It's a question that's had a lot of relevance for me recently - since the beginning of the year I've been interviewing (unsuccessfullly) for a post at Google, freelancing, and wondering what direction to try and take my skillset in.
It's an ongoing problem in the tech industry - for most jobs, the jobspec requires "strong skills" in two or three seperate (sometimes not very closely related) skills. And you have a choice when you're looking for roles; either try and find the elusive "perfect match", or hope that an employer will accept background or comparable skills as an equivalent.
And there's a counterpart to this when you try and decide how to develop your skillset - do you dedicate your energies towards a specific area ("Linux Sysadmin", "PHP web developer" or some such) or do you try and be a generalist? In the first case, you risk missing the skills employers want by reason of being too narrow, and in the latter you're either assumed to be "jack of all trades and master of none" or take the risk that, even if you have skills in a specific area, you're not used them recently enough in a professional context, and they're assumed to be "out of date".
So, really, I think you just have to take things as they come - take the opportunity to learn whatever skills your employer sends your way, and keep "playing" with whichever technologies take your interest in your "downtime". Recently I've had a bit of luck in that area - working for an employer that initially took me on as a freelance web developper, but then realised that they could throw most tech tasks at me and I'd be able to take them on. As such I've been doing everything from building network cables and servers, to implementing version control, system backups and mail-scanning - all useful tools to add to my arsenal.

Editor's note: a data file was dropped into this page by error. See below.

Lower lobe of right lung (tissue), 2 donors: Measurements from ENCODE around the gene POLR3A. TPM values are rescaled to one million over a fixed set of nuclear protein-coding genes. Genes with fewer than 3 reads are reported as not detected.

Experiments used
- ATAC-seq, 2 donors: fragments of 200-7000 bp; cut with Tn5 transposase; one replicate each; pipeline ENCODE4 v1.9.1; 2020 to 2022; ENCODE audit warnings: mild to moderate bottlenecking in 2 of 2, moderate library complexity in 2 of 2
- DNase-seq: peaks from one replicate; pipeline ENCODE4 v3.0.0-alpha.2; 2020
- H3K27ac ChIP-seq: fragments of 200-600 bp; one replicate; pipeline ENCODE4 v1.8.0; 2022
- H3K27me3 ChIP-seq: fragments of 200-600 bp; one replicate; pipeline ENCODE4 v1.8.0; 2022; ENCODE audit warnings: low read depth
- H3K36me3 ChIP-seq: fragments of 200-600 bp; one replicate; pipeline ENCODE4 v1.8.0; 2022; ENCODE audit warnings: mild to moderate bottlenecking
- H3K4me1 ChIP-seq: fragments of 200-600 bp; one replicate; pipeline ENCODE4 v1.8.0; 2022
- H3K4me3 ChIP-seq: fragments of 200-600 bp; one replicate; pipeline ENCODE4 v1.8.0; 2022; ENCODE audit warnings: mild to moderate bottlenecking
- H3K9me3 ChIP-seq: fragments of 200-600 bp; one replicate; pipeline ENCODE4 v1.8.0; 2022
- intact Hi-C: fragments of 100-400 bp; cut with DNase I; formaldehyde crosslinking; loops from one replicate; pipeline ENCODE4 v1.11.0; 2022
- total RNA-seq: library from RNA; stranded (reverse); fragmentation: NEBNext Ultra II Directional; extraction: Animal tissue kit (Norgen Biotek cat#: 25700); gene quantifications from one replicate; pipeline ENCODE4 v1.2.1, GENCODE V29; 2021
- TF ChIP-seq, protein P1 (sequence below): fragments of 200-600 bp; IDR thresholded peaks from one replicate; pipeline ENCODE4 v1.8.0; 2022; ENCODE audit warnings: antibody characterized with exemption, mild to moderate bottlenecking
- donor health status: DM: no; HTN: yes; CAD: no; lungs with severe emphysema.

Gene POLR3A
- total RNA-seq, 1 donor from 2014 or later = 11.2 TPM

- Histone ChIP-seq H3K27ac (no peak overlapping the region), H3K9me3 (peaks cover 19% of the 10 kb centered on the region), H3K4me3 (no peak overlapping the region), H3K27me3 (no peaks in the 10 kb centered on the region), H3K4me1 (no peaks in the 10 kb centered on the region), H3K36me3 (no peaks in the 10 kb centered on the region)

Unfortunately the job's over the far side of London from where I live, so the commute's been seriously cutting into my downtime.
Of course I've been bringing these skills home with me, and from what I've learned or seen at work I've moved all of my own servers over to debian-testing (sarge), installed the backup tool at home, and set up jobs to monitor package update availability, and updated my apache servers to the latest available package. And, since it's been due to contributions from the community (on various websites) that I've been able to get everything done fairly smoothly, I'll be putting a few documents of my own on this site shortly. To some extent this will change the focus of this site a bit, but I think it's better to adapt the site than to let it fade.